Re: document ownership/plagiarism (kind of long)

Subject: Re: document ownership/plagiarism (kind of long)
From: Elna Tymes <etymes -at- LTS -dot- COM>
Date: Tue, 21 Oct 1997 16:26:08 -0700


What gets put on a company's intranet isn't subject to the same kinds of
legal restraints that apply to public information. The company paid you
to create it, and it's stored on a company-owned and -maintained
network, so therefore the company owns it and can make whatever rules it
wants. Therefore your department doesn't technically 'own' the

That said, I can understand how your group would want feedback to come
back to your group if there are problems. If there is a real reason
that other departments don't want this to happen (they don't want their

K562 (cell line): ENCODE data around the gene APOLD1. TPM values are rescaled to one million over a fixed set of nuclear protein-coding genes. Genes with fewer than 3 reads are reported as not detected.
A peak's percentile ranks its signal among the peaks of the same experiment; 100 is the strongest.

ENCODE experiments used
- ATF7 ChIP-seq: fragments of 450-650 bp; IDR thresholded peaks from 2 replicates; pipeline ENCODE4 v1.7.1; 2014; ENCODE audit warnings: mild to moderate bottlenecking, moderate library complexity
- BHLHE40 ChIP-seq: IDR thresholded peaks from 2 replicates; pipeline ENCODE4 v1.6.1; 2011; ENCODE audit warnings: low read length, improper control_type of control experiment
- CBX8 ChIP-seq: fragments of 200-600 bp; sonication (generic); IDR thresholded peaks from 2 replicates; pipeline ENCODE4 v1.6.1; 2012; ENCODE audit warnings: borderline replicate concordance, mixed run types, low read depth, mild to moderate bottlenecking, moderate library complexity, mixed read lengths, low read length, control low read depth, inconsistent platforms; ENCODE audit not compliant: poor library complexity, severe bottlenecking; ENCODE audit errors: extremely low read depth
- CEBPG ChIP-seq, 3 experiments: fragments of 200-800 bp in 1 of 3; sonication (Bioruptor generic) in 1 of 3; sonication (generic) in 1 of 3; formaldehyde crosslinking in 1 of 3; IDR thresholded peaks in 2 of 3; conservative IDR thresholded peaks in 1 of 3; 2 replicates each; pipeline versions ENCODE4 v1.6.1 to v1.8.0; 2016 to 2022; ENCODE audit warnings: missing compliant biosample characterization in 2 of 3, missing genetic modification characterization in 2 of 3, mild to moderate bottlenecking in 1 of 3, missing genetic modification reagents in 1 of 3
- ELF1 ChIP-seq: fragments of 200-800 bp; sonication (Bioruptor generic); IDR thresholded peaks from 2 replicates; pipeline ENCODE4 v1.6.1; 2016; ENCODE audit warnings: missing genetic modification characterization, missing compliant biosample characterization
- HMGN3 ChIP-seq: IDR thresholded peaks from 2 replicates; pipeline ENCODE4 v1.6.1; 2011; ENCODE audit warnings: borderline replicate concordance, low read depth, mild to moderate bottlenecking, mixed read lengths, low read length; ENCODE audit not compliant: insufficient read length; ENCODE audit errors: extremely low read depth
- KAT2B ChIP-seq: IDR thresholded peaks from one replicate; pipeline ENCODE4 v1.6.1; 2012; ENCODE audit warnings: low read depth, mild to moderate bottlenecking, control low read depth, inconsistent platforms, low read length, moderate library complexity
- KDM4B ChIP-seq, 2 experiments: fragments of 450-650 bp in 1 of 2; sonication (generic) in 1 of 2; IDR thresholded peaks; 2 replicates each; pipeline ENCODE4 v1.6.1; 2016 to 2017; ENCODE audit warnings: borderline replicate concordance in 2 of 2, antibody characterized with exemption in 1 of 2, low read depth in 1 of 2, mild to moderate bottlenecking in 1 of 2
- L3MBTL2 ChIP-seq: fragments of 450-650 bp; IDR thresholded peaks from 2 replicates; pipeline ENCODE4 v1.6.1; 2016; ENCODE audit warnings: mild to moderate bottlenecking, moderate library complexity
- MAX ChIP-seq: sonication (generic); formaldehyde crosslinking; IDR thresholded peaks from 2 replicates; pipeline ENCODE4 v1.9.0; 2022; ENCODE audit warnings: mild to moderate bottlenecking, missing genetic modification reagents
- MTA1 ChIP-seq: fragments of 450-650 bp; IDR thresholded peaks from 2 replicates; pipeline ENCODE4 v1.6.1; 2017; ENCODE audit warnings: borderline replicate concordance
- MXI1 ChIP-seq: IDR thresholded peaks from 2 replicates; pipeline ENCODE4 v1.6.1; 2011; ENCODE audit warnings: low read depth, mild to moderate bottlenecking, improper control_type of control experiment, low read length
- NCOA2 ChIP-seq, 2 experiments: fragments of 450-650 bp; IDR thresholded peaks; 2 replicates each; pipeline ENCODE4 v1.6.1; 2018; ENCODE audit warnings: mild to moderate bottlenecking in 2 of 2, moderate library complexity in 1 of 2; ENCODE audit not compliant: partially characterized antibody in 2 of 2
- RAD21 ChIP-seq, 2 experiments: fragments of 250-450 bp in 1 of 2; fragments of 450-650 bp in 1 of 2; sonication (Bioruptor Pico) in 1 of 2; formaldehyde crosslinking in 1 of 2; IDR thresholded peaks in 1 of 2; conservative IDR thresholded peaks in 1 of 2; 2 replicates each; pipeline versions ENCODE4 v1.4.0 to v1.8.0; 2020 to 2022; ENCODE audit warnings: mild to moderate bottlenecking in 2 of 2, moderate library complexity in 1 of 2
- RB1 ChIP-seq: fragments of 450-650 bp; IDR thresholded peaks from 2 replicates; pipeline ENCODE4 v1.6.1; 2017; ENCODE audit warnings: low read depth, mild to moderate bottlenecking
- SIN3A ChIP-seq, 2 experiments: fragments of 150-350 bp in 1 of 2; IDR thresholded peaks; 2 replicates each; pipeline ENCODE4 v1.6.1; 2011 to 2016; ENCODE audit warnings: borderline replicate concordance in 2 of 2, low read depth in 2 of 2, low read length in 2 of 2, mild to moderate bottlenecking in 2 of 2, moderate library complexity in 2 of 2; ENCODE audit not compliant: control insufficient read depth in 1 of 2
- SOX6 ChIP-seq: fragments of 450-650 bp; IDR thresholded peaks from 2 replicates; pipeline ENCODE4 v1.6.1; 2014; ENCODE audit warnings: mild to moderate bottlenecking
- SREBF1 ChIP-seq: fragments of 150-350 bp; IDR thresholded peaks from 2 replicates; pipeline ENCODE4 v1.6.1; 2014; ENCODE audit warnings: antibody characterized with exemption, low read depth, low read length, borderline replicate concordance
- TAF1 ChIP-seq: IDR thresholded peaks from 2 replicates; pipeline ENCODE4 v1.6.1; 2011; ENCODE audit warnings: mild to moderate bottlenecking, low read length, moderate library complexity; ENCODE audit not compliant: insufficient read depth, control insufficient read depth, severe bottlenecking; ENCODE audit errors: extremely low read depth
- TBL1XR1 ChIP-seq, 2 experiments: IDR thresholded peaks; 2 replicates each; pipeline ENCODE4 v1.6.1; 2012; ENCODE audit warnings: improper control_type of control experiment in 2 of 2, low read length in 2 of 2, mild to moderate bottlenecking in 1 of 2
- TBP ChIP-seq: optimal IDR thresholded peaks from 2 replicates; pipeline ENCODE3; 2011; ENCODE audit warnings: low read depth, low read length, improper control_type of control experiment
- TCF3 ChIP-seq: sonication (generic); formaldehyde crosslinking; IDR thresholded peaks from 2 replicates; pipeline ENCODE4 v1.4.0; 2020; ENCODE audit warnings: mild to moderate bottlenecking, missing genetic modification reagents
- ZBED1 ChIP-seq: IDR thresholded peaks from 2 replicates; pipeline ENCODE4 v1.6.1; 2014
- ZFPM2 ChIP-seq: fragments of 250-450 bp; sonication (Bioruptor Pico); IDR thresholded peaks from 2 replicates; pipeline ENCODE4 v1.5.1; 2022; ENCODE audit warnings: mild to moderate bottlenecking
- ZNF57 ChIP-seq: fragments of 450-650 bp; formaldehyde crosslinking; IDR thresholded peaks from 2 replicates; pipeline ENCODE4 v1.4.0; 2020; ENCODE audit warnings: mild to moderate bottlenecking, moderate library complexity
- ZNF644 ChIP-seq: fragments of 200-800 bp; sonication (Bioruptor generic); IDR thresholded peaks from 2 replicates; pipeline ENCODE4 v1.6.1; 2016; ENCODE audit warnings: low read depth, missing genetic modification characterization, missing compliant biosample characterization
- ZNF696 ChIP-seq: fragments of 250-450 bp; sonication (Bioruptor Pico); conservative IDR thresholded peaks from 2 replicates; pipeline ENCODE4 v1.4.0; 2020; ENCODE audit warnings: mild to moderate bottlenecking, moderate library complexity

people bothering others, they've changed some code or some rules and
don't want your group getting involved in their custom fixes) then it
makes perfect sense for them to use your text and omit your department's
identfying information. After all, it was created for general use
within the company, wasn't it?

Trying to claim credit for a document is a little like trying to claim
credit for a project that succeeds. In most companies, your job is to
make your boss look good, and if that means you write a report that goes
out under his/her name, so be it. Some companies give individuals
credit in the calophons, but most don't.

If you really want your ego stroked by having your name on publications,
I suggest you go talk to major publishers like Prentice Hall, Sybex, and
the like. I've heard there's some status associated with having your
name on a book.

Elna Tymes
Los Trancos Systems

<who has her name on 31 books about software. Big deal>

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